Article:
The manufacturer recommends prophylactic antiviral therapy (e.g., acyclovir, ganciclovir, valganciclovir) during ATG (rabbit) therapy. (See Infectious Complications under Cautions.)
For drug compatibility information, see Compatibility under Stability.
ATG (rabbit) is administered by IV infusion. The manufacturer states that ATG (rabbit) should be infused through an inline 0.22-μm filter into a high-flow vein. Has also been administered via a peripheral vein† in some patients, but safety not fully established and may increase risk of thrombophlebitis and DVT.
Administer in conjunction with other immunosuppressive agents.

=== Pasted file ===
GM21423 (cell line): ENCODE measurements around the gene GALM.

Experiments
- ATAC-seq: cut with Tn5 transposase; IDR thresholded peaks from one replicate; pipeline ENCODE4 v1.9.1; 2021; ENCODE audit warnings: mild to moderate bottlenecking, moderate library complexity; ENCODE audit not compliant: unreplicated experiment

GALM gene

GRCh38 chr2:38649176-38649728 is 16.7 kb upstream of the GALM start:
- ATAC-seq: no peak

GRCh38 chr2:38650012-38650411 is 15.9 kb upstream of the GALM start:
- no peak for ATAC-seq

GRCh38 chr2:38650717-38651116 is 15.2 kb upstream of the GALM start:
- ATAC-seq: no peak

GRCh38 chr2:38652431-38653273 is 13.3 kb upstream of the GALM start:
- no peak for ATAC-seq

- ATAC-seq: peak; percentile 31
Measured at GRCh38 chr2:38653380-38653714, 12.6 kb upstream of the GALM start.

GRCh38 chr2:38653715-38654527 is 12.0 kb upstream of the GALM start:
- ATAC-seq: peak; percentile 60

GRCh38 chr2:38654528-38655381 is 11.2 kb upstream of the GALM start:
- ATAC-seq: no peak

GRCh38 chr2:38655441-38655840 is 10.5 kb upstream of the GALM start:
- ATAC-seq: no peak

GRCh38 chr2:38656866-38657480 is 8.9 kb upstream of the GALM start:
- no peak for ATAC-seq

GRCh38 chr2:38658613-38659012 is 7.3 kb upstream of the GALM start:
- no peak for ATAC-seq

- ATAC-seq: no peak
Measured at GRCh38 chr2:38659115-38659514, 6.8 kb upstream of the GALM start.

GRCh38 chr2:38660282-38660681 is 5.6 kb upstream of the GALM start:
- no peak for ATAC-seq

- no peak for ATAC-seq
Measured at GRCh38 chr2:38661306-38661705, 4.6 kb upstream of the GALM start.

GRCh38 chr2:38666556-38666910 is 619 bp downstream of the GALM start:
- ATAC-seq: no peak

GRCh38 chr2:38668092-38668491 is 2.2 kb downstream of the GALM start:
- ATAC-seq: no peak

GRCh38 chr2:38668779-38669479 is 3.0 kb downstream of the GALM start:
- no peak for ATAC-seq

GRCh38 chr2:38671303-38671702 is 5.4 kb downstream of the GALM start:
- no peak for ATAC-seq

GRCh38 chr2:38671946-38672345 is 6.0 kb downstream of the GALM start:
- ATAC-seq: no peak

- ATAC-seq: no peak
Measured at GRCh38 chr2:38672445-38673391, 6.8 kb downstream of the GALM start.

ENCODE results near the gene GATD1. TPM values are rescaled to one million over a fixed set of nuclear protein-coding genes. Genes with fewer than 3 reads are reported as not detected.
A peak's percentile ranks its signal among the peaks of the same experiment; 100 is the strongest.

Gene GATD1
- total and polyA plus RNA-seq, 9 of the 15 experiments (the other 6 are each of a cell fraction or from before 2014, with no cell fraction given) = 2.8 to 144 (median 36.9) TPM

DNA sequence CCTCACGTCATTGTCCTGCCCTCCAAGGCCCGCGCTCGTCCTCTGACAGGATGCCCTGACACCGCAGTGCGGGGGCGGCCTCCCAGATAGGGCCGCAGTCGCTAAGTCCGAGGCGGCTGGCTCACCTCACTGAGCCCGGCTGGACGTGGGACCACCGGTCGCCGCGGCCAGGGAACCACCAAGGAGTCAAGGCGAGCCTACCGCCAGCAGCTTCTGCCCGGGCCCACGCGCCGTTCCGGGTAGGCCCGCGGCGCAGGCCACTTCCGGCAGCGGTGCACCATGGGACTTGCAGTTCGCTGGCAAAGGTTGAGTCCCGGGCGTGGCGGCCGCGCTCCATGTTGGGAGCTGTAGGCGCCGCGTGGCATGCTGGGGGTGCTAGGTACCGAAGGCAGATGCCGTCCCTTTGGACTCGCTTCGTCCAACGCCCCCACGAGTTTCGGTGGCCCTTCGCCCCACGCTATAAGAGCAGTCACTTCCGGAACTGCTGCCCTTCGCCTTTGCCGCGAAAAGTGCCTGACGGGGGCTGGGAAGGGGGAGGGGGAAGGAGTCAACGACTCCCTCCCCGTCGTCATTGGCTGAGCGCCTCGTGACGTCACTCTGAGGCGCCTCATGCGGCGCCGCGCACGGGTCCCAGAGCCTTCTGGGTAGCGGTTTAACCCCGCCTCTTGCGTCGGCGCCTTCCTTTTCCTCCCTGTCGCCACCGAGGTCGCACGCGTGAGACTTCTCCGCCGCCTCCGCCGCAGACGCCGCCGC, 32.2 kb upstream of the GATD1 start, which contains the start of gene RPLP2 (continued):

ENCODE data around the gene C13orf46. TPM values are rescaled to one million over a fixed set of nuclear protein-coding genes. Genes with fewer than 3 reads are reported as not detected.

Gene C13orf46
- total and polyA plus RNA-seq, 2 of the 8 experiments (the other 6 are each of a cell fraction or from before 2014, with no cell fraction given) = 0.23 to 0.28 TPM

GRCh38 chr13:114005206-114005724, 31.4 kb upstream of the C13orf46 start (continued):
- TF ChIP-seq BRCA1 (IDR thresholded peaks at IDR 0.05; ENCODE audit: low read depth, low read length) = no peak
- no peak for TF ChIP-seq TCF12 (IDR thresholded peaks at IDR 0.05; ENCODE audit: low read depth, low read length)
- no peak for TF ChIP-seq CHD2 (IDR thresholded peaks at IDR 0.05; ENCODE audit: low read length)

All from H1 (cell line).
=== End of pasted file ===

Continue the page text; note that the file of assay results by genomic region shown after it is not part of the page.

Allow vial to reach room temperature before reconstituting. Reconstitute vial containing 25 mg of the drug with 5 mL of sterile water for injection to provide a solution containing 5 mg/mL. Gently rotate vial until powder is completely dissolved. Use reconstituted solution immediately. (See Storage under Stability.)
Dilute appropriate dosage of reconstituted ATG (rabbit) in 0.9% sodium chloride or 5% dextrose injection. Each reconstituted vial should be diluted in 50 mL of infusion solution; total volume of infusion solution required generally is 50–500 mL. Recommended final concentration approximately 0.5 mg/mL. Mix diluted solution by gently inverting infusion bag only once or twice.
Rate of Administration
Administer initial dose over ≥6 hours and subsequent doses over ≥4 hours. Slowing infusion rate may help prevent or ameliorate acute infusion reactions. (See Infusion-related Effects under Cautions.)